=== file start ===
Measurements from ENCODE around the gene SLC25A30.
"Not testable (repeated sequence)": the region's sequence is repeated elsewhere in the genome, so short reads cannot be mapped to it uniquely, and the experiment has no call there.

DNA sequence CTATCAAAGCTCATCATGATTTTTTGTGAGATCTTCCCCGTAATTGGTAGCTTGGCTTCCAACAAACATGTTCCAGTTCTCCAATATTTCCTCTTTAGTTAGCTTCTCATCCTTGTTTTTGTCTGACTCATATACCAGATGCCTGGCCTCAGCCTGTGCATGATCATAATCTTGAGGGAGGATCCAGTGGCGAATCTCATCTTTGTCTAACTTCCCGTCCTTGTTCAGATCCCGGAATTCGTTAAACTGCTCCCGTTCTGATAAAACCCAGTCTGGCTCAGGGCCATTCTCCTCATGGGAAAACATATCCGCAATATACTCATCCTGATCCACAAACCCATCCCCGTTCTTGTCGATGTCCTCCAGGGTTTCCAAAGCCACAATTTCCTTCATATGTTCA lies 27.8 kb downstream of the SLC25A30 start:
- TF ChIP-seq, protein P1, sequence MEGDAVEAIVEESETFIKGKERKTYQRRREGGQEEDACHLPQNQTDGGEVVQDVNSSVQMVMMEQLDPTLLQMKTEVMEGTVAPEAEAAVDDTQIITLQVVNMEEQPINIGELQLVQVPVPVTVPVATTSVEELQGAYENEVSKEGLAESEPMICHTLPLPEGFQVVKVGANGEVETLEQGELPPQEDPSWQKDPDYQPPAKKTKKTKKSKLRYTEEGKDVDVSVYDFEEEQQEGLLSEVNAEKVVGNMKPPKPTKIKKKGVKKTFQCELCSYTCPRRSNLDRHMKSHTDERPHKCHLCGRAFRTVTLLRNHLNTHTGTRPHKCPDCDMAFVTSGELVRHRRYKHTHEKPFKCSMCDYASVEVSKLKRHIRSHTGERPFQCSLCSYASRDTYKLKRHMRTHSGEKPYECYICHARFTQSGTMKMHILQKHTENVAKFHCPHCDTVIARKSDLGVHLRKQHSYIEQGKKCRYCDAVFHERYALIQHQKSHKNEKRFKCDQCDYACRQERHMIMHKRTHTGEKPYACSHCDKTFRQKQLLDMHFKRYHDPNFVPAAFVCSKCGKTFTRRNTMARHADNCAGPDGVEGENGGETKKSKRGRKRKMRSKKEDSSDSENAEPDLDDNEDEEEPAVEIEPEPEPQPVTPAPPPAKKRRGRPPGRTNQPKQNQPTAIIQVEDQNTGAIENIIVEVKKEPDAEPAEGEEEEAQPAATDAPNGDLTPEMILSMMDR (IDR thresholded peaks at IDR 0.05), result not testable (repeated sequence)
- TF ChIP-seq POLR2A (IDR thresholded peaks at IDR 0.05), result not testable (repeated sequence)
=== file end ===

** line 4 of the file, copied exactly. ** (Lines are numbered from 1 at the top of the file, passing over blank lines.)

- TF ChIP-seq, protein P1, sequence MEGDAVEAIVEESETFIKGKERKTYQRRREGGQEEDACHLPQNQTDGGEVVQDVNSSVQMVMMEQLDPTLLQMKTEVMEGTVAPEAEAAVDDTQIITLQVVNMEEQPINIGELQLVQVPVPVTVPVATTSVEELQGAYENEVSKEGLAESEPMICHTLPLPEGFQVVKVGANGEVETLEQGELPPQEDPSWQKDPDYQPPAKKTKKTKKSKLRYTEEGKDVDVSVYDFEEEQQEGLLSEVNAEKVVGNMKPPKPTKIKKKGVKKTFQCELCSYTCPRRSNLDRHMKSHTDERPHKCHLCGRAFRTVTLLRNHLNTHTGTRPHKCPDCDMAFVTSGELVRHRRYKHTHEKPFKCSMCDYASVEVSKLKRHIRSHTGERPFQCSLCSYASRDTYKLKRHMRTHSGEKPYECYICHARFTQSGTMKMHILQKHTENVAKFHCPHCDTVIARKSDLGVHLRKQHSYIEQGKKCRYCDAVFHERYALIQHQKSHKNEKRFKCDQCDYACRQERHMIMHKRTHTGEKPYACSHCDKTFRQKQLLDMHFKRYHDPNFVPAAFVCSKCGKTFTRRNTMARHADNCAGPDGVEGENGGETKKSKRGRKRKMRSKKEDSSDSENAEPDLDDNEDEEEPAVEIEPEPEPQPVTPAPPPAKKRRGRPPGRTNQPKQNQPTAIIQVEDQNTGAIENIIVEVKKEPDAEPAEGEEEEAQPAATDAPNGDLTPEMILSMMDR (IDR thresholded peaks at IDR 0.05), result not testable (repeated sequence)